The Child Support Agency (CSA), was introduced by the Government in 1993. It took away from the courts the powers to deal with maintenance for the children. This means that Child Maintenance is no longer a matter for the divorce courts or for your lawyer.
The Child Support Agency deals with maintenance for the children in most situations. The main exception is in the case where there are step-children, where the courts still have jurisdiction. Where necessary the Child Support Agency will take the non-paying parent to court and can obtain an Attachment of Earnings Order, so that the money for the children can be taken out of the non-paying parents earnings each month. The role of the CSA ends where a child reaches the age of 17.
What we can do for you
In the interim stages of your divorce, whilst the financial stages are still being dealt with, we can apply to the court for you, seeking an ‘interim maintenance order’. This is exactly what it says, a temporary financial maintenance order, pending final resolution of the financial issues and Ancillary Relief matters, either by consent between you and your partner, or through the Child Support Agency.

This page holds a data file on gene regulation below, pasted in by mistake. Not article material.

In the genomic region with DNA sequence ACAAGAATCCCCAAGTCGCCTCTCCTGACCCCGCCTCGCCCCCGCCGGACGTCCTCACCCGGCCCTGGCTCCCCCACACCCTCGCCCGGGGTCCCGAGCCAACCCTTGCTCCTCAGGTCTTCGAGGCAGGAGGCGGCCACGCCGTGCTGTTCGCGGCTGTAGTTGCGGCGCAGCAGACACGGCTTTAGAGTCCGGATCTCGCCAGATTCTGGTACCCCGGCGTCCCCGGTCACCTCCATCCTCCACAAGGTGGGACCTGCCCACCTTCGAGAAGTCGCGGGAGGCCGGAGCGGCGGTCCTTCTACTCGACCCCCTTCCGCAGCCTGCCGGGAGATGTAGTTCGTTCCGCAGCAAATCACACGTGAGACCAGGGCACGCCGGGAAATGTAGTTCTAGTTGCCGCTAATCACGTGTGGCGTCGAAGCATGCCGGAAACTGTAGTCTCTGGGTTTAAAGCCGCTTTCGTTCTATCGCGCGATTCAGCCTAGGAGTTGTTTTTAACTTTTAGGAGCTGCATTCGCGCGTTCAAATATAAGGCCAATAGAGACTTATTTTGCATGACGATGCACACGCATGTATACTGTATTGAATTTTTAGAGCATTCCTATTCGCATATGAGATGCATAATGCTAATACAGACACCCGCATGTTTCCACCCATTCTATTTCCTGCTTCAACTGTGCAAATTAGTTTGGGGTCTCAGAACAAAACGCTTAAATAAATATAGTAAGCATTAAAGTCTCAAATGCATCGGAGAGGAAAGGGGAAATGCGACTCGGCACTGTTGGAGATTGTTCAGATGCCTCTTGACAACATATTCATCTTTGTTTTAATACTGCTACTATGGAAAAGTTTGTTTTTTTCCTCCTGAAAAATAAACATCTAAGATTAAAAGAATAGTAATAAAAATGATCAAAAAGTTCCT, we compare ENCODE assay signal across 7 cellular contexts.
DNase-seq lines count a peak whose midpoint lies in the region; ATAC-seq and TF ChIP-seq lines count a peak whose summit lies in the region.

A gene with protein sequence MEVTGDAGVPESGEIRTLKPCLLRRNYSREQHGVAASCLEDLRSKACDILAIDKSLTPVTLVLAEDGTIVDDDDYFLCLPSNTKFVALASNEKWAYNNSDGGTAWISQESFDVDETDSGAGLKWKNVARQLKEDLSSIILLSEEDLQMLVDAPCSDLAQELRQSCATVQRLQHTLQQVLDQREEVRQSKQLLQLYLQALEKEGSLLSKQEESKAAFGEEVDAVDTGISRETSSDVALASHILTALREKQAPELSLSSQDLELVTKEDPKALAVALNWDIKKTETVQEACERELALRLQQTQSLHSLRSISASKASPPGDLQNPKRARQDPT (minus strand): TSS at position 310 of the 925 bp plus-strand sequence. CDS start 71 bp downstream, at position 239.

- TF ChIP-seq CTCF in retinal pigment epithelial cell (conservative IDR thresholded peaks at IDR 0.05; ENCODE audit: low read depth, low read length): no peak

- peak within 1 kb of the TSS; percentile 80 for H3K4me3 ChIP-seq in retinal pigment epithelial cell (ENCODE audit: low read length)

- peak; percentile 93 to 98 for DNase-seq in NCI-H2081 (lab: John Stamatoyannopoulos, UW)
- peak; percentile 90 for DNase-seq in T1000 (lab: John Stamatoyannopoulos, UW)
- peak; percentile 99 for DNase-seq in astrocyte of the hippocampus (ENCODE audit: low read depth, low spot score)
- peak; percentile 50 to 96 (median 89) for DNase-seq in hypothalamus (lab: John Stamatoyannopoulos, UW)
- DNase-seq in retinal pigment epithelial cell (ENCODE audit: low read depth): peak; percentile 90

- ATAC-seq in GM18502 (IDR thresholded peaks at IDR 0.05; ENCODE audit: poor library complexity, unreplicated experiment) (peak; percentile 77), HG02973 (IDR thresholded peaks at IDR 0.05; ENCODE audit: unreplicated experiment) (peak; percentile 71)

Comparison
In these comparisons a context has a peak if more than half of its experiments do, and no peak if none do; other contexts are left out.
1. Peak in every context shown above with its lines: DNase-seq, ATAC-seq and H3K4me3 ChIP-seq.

Whilst the Child Support Agency is assessing the level of payments for the children, we can assist you in carrying out investigations into the non-paying parents assets and even where necessary, covert surveillance; although this is not carried out by our firm, we can refer you to specialised investigators.
The link below is direct to the CSA where you can obtain further information about how they work:
There is also a Child Maintenance calculator which will provide you with a rough calculation of the level of maintenance you can expect in your particular circumstances:
On 27 October 2008, the law on child maintenance changed. Because of this, the way child maintenance is handled has changed for parents who are on benefits. The changes that will affect you are summarised here